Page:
After our nachos, we headed over to the bullpen to watch Cliff Lee warm up. Here he is on his walk to the bullpen:
By the way, our buddy Jason Phillips is in that blurry picture and he is the guy seated closest to Tim in the picture to the right. It was nice seeing him again. We exchanged a few words several times throughout the day. Its good to have him in the M’s bullpen again this season.
We continued sitting by the bullpen during the first inning, but then it started raining again. We took refuge under cover over by where we’d eaten our nachos. And I got some pictures of Griffey batting in the third inning…
And I got some pictures of Ichiro, also batting in the third inning…
I took tons of pictures (using my wife’s camera with a sequence feature) of Cliff Lee:
We got some random defensive shots:
I had to get Tim out of the standing room area pretty quick. It was covered with huge puddles and Tim wanted to jump in every single one. I was envisioning his little toes freezing later in the game inside wet socks.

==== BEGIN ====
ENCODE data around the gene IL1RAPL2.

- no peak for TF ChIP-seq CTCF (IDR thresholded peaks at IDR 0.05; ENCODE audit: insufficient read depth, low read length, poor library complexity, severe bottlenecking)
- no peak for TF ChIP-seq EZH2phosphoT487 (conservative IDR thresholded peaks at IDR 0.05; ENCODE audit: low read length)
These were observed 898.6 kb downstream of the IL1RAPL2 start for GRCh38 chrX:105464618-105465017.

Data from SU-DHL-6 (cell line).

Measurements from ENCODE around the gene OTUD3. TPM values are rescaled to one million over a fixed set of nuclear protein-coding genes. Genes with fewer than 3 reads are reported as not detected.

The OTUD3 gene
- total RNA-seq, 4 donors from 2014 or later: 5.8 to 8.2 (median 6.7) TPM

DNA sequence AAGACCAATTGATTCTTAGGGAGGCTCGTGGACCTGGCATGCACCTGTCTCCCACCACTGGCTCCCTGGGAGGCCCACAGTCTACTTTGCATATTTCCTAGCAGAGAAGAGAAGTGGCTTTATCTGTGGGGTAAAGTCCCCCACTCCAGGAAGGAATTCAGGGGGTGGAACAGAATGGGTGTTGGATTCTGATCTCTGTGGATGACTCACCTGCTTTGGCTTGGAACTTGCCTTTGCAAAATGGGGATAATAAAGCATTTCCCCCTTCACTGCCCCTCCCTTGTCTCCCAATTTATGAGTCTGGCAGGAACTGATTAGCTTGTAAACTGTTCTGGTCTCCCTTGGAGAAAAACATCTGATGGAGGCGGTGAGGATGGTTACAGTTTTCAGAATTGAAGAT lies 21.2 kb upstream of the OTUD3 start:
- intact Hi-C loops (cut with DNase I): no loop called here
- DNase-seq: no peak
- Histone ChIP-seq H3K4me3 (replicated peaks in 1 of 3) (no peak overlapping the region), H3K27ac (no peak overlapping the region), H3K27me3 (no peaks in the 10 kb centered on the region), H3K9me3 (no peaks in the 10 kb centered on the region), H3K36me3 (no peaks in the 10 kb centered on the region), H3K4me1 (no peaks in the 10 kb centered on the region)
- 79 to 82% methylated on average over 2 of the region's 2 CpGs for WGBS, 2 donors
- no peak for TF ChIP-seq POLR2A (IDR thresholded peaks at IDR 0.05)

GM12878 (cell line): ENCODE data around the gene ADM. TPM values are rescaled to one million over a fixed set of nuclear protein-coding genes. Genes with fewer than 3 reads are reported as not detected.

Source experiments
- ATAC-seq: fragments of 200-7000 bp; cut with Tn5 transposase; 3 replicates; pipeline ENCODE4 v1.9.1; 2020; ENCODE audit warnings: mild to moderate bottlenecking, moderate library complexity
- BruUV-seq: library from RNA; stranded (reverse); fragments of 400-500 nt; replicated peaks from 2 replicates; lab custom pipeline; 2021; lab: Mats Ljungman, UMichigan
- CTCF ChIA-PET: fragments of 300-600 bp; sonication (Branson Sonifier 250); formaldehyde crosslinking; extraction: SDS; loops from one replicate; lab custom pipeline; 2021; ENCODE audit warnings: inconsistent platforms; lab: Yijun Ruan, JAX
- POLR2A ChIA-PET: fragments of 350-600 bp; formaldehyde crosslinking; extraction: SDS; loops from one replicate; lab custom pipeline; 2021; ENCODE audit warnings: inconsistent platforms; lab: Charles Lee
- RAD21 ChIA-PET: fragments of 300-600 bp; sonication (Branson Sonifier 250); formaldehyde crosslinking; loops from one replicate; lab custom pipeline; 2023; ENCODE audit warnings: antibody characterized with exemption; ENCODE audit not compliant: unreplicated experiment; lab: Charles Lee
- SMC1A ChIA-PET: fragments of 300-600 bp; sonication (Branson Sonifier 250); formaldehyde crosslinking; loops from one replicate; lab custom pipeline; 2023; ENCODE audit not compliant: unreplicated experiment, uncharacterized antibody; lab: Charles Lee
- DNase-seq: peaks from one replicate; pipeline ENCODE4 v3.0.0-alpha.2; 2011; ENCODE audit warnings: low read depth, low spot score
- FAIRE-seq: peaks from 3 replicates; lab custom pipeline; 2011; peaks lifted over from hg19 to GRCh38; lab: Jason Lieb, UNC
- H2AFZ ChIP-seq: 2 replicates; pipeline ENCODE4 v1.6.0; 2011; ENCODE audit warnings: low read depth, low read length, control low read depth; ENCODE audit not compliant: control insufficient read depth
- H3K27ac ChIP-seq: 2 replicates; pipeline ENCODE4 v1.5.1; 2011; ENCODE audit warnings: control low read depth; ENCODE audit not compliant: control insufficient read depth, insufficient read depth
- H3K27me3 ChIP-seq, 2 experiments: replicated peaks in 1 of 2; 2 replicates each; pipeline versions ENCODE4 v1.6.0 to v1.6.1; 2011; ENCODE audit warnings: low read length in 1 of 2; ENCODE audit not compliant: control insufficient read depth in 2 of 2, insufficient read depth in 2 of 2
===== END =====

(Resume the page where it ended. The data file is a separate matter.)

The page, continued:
So, we headed out to the concourse and got an ice cream helmet and a hot chocolate. We grabbed some ice cream seats in section 10 down the 1B foul line:
Pictured at the back of the photo is a guy named Avi who we met before the game. In addition to going to tons of O’s games, Avi reads our blog (and writes one of his own). Thanks, Avi! It was great meeting you.
Here is the view from our ice cream seats in section 10:
Ryan Langerhans broke the scoreless tie with a lead off homerun in the fifth. Later in the inning, the M’s scored again when Chone Figgins drew a bases loaded walk.
Here is a shot of Griff hitting in the sixth inning:
From our ice cream seats, we had a great view of Ichiro in RF. In these pictures, Ichi is playing catch between innings with Franklin Gutierrez.
Here is Tim after finishing off his ice cream and hot chocolate:
He absolutely loved the hot chocolate.
As we sat in section 10, I noticed the same guy catch two foul balls straight behind home plate. I decided he should go over there. However, when we arrived behind home plate, we noticed that the ushers were essentially taking the night off. Although there were ushers all around, they were letting people stand in the aisle and sit anywhere they wanted. So, after an usher took our picture…
And when we got home, I noticed that we’d been on TV while we were sitting in the third row behind Franklin Gutierrez:
We’d been sitting in the third row, but between innings Tim would stand in the first row above the dugout…so I snapped this picture of him:
Here was the view from the first row:
Ichiro hit another single in the 9th inning…
It was raining very lightly, so Tim wore my glove has a mask/umbrella…